“The model that every other auto manufacturer follows is that you don’t necessarily make your money on the sale, you make your money on the service and maintenance and upkeep of the car,” Ortiz y Pino said.
Tesla often touts that its cars need much less maintenance than gasoline-powered cars.
Even though Ortiz y Pino wants his bill to gain traction and ultimately get an approval signature from Gov. Michelle Lujan Grisham, he remains cautiously optimistic at best. He said local car dealers have clout that goes beyond money.
“Every New Mexico auto dealer, particularly in the rural communities, every one of them is a rotary club member, Kiwanis Club president, Little League sponsor. These are the backbones of our small communities around the state,” Ortiz y Pino said.
That community support from car dealers, leads to support from lawmakers, which leads to a “pretty slim” chance his bill will make it to the governor’s desk unless Lujan Grisham herself advocates for it, Ortiz y Pino said.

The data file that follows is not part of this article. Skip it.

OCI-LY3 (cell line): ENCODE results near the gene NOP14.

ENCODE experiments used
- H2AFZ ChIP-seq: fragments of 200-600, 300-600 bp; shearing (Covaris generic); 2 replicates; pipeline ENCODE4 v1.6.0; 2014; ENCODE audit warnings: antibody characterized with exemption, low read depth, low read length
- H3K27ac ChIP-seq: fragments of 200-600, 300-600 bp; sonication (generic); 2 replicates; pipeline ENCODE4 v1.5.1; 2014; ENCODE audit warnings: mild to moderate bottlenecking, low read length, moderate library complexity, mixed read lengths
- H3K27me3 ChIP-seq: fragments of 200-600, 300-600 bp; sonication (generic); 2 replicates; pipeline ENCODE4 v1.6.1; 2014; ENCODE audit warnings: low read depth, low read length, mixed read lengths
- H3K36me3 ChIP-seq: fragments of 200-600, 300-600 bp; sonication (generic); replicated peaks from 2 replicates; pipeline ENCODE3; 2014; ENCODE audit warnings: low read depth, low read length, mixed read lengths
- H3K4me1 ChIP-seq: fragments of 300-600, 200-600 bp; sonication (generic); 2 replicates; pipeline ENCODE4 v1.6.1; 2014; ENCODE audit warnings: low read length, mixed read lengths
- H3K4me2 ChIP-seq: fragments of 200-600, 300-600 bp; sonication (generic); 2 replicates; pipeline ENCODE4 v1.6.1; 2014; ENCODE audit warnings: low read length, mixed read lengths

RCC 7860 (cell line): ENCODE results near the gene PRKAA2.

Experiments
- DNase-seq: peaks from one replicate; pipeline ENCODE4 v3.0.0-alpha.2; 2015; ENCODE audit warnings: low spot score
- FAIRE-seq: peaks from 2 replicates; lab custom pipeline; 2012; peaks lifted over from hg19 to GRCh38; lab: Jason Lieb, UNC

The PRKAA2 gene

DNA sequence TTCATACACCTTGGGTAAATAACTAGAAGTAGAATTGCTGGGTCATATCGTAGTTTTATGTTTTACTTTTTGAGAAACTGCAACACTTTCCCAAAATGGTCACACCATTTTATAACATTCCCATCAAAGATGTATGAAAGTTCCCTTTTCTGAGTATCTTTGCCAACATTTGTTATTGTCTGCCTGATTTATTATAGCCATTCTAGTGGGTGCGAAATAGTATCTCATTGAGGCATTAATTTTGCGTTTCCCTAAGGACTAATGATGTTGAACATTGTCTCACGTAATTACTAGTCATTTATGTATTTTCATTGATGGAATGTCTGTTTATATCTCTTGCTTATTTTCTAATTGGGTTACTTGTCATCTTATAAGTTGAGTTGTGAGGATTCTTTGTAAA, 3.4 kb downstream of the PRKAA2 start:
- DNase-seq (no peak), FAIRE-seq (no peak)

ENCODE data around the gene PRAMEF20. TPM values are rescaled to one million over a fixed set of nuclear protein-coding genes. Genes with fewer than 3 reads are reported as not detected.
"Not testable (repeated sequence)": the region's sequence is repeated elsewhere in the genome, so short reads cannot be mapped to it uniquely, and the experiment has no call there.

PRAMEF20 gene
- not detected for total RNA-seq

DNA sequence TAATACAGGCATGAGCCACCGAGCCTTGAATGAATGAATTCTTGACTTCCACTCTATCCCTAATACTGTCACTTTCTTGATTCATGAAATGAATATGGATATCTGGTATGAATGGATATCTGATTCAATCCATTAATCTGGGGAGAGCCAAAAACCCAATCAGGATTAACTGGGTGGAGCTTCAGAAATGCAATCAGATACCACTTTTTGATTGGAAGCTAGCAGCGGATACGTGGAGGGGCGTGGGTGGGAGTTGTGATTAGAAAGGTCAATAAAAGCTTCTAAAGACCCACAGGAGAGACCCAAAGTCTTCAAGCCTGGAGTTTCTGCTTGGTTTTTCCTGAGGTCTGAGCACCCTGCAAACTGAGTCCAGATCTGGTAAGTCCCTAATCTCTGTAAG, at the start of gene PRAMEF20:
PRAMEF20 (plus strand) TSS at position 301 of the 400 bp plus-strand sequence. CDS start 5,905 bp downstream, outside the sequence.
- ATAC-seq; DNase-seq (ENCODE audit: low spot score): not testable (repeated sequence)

A vocal opponent of Ortiz y Pino’s bill comes from within his own party. Sen. Jacob Candelaria, also a Democrat from Albuquerque, has a list of reasons why he will not support the bill. His number one concern is fairness for local auto dealers, calling Ortiz y Pino’s bill a “sucker punch” to local auto dealers who have long “played by the rules” that protect from unfair pricing.
“Because one large corporation says that [New Mexico’s] law doesn’t fit their business model, we’re going to create a sweetheart exception for them,” Candelaria said, adding that the bill sends a very particular message to local car dealers. “But go ahead and keep employing New Mexicans while we continue taking care of this company over here.”